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Inner Loop - CBD, Downtown, East Bank, Germantown, Gulch, Rutledge


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http://www.tennessean.com/story/money/real-estate/2015/06/19/work-start-next-phase-north-gulchs-capitol-view/28908573/

 

Capitol View planning to start by year's end. $90 million six story residential/retail/office building at 11th and Charlotte. $125 million 10 story, 300,000 sq ft office, 20,000 sq ft retail, and 150 room hotel (separate building) at Nelson Merry and 11th.

 

A couple of new renderings are included, as well as more details. It says that with these two buildings (more like blocks) built, Boyle/NW Mutual will still have half of the acreage left to develop.

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Very cool! Can you guys please post pics when it's done? Interesting that the lights can be dimmed. I wonder if that feature is on the At&t tower?

Also, I wonder how long before this is done to the pedestrian bridge? During the 4th of July they cover some of the lights with red and blue film to make it look red, white, and blue. LED lights would work better.

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Thankful May Town Center didn't get built.  I doubt we would be seeing the explosion we have now in the Gulch, North Gulch, and SoBro, or the new construction and the re-use of buildings in the CBD, if MTC had been developed. Or, maybe we would, and it would have been a flop.  Maybe I'm wrong.

 

Perhaps had May Town got built and if it "stuck" like Cool Springs (with incentives), then it very well could have poofed out at least half of any potential explosive construction boom in the CBD.  The fact that the CBD and Midtown are close to each other is a reason that their unprecedented revival has created collateral development in the peripheral areas of North, South, East, and now West.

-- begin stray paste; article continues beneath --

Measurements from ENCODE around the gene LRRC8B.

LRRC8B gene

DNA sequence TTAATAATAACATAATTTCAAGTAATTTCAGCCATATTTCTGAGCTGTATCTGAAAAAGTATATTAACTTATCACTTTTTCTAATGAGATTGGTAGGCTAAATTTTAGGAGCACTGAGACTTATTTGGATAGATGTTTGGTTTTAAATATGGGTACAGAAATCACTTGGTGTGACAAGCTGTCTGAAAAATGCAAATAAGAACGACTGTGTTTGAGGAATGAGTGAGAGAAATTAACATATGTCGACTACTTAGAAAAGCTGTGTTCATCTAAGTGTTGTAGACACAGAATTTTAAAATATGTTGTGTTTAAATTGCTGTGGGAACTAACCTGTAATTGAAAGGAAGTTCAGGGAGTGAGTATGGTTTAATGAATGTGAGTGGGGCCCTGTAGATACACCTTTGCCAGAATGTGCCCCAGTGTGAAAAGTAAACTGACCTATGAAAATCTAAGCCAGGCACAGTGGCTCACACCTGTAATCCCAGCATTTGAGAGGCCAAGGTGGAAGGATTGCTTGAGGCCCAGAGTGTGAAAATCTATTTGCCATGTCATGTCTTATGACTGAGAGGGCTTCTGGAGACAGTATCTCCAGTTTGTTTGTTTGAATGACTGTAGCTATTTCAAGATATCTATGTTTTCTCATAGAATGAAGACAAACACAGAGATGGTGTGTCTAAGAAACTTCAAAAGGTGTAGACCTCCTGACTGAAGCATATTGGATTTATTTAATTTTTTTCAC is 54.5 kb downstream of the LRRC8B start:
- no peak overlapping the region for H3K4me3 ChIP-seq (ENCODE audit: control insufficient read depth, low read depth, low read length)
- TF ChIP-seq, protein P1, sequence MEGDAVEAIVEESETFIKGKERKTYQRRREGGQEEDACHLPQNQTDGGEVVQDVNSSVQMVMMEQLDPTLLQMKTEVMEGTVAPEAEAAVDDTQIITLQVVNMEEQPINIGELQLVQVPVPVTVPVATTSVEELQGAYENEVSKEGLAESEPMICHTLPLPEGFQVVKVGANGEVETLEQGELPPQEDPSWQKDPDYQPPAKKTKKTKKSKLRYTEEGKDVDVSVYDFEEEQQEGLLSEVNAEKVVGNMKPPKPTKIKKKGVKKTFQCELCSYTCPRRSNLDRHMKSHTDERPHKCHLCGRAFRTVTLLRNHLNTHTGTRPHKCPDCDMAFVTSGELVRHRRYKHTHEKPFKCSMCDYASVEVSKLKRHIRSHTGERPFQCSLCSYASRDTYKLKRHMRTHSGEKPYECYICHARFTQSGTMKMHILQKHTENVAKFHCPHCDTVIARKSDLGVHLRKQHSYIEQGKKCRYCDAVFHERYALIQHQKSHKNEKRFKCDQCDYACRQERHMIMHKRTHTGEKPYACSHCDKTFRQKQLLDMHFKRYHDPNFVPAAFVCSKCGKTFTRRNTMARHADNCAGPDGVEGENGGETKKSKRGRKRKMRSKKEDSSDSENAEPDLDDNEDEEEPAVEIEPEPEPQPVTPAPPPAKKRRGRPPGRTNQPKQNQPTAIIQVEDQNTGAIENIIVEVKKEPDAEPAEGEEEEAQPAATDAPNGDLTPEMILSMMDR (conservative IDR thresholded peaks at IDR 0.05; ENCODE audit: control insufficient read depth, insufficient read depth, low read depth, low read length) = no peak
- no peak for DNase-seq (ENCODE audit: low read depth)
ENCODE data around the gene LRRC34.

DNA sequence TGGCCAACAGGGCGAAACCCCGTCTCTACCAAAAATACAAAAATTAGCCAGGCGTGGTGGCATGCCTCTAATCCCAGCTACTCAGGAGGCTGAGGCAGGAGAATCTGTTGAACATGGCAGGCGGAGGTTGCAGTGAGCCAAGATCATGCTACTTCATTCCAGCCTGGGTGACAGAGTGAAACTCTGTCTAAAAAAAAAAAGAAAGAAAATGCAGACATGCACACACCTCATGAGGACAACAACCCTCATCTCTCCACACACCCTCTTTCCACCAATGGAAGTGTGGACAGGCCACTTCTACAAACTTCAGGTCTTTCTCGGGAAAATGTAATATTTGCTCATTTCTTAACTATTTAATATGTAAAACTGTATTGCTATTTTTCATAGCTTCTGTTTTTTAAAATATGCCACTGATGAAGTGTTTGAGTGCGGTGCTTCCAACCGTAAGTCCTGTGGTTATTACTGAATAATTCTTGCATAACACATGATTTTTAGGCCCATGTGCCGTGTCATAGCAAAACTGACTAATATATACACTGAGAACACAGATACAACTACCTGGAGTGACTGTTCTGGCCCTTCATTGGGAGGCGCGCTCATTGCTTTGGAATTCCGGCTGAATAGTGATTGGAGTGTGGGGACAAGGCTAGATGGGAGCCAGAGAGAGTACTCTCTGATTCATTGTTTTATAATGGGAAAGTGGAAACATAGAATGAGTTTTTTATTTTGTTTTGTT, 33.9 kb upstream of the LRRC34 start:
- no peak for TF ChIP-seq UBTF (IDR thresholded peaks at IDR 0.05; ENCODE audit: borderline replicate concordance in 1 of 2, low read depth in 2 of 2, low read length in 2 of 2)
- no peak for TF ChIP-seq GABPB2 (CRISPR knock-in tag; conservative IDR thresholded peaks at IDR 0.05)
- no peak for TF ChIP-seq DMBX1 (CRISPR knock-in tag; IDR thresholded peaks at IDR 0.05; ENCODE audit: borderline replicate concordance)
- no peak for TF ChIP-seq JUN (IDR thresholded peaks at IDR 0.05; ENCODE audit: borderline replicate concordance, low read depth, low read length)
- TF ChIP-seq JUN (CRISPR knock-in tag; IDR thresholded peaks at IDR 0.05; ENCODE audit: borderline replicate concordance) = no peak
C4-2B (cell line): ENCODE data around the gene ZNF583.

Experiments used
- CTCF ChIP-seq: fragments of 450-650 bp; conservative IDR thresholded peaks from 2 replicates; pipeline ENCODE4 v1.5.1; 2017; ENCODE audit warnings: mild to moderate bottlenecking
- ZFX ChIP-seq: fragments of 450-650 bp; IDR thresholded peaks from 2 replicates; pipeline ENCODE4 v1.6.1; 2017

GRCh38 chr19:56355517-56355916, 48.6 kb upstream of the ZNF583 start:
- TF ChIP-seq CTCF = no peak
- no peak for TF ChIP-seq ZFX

So from the start, I agree that it's a blessing in disguise (or no disguise) that this May Town ended up stillborn.

-==-

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I agree with how cool it is to see all of this empty space within the loop finally getting developed.

 

As I drove up Dickerson Pike yesterday, I was silently lamenting how the interstate slicing through the core of so many neighborhoods just absolutely destroyed these places that undoubtedly were thriving corridors prior to that time.

 

Obviously hindsight is 20/20, but I wonder: Had we known how dramatically the interstate would affect its immediate surroundings, what would have been done differently? The already enormous cost of the entire interstate system being developed at once would have been significantly higher, but it's interesting to think of how different our cityscapes would be had the interstate been built exclusively in elevated fashion in urban areas (akin to the Briley ramp out west near Charlotte). Minimal affect on the street grid, much less displacement of businesses and residents, etc.

 

It's nice to dream about, anyway.

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I agree with how cool it is to see all of this empty space within the loop finally getting developed.

 

As I drove up Dickerson Pike yesterday, I was silently lamenting how the interstate slicing through the core of so many neighborhoods just absolutely destroyed these places that undoubtedly were thriving corridors prior to that time.

 

Obviously hindsight is 20/20, but I wonder: Had we known how dramatically the interstate would affect its immediate surroundings, what would have been done differently? The already enormous cost of the entire interstate system being developed at once would have been significantly higher, but it's interesting to think of how different our cityscapes would be had the interstate been built exclusively in elevated fashion in urban areas (akin to the Briley ramp out west near Charlotte). Minimal affect on the street grid, much less displacement of businesses and residents, etc.

 

It's nice to dream about, anyway.